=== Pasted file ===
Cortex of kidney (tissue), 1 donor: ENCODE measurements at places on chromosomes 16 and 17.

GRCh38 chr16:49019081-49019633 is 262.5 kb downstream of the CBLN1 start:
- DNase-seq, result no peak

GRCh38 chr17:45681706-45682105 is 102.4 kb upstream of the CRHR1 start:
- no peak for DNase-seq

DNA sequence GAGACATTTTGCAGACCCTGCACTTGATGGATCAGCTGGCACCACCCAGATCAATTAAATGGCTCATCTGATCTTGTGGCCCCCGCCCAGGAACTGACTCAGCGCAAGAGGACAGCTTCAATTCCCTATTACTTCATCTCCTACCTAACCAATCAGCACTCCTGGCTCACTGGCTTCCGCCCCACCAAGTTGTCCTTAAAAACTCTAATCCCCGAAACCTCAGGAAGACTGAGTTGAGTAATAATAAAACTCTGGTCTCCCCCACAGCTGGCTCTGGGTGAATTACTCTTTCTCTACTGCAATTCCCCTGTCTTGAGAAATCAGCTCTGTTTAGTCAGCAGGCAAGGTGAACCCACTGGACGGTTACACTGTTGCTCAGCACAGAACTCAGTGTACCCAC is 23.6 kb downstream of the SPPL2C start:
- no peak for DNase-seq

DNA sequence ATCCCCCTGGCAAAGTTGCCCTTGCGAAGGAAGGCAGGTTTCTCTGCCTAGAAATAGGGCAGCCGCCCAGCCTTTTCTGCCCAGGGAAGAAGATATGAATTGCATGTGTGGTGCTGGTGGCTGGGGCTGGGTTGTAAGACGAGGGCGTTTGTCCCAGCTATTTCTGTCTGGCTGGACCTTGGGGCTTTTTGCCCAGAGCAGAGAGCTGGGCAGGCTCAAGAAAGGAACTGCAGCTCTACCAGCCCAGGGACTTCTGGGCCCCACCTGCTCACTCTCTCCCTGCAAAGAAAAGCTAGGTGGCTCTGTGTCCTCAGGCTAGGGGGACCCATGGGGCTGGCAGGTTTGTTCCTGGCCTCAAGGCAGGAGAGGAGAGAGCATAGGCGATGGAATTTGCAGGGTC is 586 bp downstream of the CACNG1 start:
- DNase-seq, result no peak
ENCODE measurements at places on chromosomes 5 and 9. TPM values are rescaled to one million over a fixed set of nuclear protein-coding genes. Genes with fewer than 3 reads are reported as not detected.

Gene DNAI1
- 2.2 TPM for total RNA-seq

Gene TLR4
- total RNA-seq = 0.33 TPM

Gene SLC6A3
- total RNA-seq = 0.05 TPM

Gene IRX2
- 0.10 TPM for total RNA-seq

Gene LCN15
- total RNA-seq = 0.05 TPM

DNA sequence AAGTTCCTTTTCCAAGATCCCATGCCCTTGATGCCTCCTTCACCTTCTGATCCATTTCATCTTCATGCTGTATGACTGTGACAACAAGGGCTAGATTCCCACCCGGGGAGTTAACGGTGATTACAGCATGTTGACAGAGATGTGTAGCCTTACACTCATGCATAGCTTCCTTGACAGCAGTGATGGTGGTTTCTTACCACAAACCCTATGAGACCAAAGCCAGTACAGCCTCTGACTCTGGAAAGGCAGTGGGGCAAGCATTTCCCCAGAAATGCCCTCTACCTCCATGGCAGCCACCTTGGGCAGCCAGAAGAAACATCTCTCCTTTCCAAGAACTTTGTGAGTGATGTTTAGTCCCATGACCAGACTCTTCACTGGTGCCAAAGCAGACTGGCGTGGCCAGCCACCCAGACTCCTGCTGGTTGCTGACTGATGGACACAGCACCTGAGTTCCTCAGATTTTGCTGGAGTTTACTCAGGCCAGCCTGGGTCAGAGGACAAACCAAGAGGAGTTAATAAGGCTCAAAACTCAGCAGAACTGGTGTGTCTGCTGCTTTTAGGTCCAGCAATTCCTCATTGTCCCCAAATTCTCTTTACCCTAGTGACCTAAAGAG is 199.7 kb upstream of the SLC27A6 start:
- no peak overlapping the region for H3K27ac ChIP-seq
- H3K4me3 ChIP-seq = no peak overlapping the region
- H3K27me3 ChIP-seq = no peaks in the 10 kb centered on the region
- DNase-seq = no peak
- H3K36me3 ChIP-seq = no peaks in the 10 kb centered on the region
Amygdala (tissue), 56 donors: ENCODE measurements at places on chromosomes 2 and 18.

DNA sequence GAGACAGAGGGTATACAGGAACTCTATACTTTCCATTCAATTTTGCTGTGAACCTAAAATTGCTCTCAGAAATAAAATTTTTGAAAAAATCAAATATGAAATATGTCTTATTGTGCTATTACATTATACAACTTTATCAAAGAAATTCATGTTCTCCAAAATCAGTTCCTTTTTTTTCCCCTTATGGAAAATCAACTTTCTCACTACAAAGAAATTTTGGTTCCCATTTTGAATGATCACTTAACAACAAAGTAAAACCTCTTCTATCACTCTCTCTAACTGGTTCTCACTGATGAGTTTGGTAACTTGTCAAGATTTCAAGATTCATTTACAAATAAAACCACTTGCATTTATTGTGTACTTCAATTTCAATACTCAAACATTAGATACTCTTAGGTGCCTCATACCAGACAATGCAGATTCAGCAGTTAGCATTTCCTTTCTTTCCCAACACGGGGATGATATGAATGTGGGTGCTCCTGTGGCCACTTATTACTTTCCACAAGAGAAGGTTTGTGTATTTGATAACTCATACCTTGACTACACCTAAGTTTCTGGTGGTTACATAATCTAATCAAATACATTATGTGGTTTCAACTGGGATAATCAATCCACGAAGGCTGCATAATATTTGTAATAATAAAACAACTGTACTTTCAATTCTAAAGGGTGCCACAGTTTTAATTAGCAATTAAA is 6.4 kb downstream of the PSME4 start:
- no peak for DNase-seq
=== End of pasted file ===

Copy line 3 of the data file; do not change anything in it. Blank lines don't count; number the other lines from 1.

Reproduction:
- DNase-seq, result no peak